Global solar energy company Scatec Solar has partnered with the Norwegian Investment Fund for Developing Countries (Norfund) and Dutch developer Gigawatt Global Coöperatief to close $23.7 million financing on an 8.5MW solar photovoltaic (PV) solar park in Rwanda
The project will become East Africa’s first utility-scale solar plant and will increase Rwanda’s power generation capacity by around 8 percent. This will in turn contribute significantly towards the government’s objective to increase the country’s electric generation capacity fivefold by 2017.
The plant will be located 60 kilometres from the Rwandan capital of Kigali on land belonging to the Agahozo-Shalom Youth Village (ASYV), a residential and educational community for youth orphaned during and after the genocide of 1994. Annual electricity generation is estimated at 16 million kWh fed into the national grid under a 25-year power purchase agreement with the Rwanda Energy, Water and Sanitation Authority (EWSA). Construction of the plant will start immediately and commercial operation is expected in summer 2014.
Capital investment for the project will be provided through the Dutch Development Bank FMO, the Emerging Africa Infrastructure Fund and Norfund. All three institutions have long experience of investment in developing countries including Rwanda.
Scatec Solar and Norfund will be the majority owners of the solar park with the project developer, Gigawatt Global, maintaining a 20 percent share.
“At the end of last year, we grid connected the first utility scale solar park in Southern Africa” said Raymond Carlsen, CEO of Scatec Solar “Our objective has been to bring the experience gained in South Africa to other African nations, and we are pleased to team up with Norfund, FMO and EAIF and introduce large scale solar energy to Eastern Africa. The PPA with EWSA was signed in July 2013 and the PV plant will be operational by July 2014, so through this project we will demonstrate that with the combined efforts of experienced partners and national authorities, solar energy is fast and cost effective to build.”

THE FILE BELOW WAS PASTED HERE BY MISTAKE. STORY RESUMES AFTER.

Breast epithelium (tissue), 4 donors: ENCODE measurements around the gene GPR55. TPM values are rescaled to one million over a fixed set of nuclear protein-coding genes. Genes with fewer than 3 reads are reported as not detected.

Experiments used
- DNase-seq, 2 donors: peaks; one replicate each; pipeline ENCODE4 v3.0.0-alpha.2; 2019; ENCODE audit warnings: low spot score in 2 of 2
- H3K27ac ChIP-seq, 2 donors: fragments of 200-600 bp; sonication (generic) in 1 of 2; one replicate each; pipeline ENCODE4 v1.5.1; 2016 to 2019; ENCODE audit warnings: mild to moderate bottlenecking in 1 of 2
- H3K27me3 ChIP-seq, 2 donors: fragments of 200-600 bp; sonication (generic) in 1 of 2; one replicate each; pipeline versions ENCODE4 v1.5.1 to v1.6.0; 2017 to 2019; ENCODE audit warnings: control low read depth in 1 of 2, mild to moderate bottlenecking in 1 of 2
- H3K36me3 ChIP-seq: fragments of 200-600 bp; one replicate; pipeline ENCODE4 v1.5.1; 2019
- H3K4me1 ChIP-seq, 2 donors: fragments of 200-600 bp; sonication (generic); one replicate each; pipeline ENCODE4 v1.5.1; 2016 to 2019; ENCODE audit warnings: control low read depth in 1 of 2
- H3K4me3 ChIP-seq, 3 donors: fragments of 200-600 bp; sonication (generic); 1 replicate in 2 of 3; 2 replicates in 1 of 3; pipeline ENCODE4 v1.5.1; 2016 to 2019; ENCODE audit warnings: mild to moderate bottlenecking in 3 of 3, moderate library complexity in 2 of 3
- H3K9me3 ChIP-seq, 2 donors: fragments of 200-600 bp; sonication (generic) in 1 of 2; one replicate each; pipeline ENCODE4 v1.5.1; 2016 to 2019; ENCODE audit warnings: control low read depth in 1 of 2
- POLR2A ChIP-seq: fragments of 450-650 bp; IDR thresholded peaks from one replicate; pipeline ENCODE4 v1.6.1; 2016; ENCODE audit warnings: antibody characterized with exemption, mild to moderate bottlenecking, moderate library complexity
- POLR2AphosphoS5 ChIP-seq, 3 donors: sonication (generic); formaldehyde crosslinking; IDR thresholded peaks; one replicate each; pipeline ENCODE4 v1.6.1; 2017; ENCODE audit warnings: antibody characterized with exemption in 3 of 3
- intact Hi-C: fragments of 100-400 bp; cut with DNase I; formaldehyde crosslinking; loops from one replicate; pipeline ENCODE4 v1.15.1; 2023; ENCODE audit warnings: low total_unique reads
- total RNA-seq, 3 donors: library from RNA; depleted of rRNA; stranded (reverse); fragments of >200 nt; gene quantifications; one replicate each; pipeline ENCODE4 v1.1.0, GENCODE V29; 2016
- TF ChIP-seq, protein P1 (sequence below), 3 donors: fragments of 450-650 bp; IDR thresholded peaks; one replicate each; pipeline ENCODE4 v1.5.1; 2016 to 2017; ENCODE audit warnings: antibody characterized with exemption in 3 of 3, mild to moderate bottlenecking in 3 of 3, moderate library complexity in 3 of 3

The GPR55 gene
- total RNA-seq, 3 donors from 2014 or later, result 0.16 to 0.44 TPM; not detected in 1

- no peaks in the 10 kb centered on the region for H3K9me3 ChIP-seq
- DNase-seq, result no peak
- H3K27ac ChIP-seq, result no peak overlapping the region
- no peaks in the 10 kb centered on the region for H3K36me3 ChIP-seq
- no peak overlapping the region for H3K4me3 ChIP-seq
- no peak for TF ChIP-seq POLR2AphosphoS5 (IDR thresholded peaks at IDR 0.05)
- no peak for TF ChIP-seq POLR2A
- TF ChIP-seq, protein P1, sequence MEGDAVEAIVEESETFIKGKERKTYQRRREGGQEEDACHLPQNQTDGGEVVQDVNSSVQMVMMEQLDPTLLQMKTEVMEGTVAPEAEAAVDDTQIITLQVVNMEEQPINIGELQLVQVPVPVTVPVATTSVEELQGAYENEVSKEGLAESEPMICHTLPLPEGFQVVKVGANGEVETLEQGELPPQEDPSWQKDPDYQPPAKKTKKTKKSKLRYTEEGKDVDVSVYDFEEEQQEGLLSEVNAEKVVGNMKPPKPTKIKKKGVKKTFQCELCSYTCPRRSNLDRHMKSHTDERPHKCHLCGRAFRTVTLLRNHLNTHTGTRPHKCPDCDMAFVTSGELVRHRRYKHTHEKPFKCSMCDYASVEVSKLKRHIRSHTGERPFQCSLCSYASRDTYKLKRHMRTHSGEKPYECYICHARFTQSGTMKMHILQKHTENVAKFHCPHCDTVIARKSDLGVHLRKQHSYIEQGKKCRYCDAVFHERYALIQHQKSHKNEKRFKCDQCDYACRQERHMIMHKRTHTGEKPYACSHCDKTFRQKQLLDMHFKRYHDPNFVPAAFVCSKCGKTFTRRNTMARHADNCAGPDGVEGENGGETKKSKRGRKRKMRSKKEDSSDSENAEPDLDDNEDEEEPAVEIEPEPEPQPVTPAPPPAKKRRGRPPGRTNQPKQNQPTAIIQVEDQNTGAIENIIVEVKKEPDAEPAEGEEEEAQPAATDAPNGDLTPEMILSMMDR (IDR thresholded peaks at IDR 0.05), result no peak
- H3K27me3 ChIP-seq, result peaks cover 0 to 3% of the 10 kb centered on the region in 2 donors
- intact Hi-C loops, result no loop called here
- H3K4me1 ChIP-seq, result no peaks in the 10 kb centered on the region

The Rwandan Government has introduced an aggressive plan to boost the nation’s capacity with an objective of 50 percent of the population to have access to electricity by 2017 and the installed generation capacity raised to 560MW, up from 110MW in 2013. The new solar PV plant will add significantly to this target and will also help to lower the overall cost of electricity in the country, which at present relies mostly on diesel generation.
“In terms of fast execution this project is remarkable, as we rarely see energy projects coming into the construction phase so fast” added Linda Broekhuizen, CIO of FMO
According to Norfund CEO Kjell Roland, the fund has acted to increase its investments in renewable energy in sub-Saharan Africa as well as broadening its portfolio to include more solar power. ASYV is leasing some of its land to assist with the project, the fees for which will help to meet some of its charitable costs.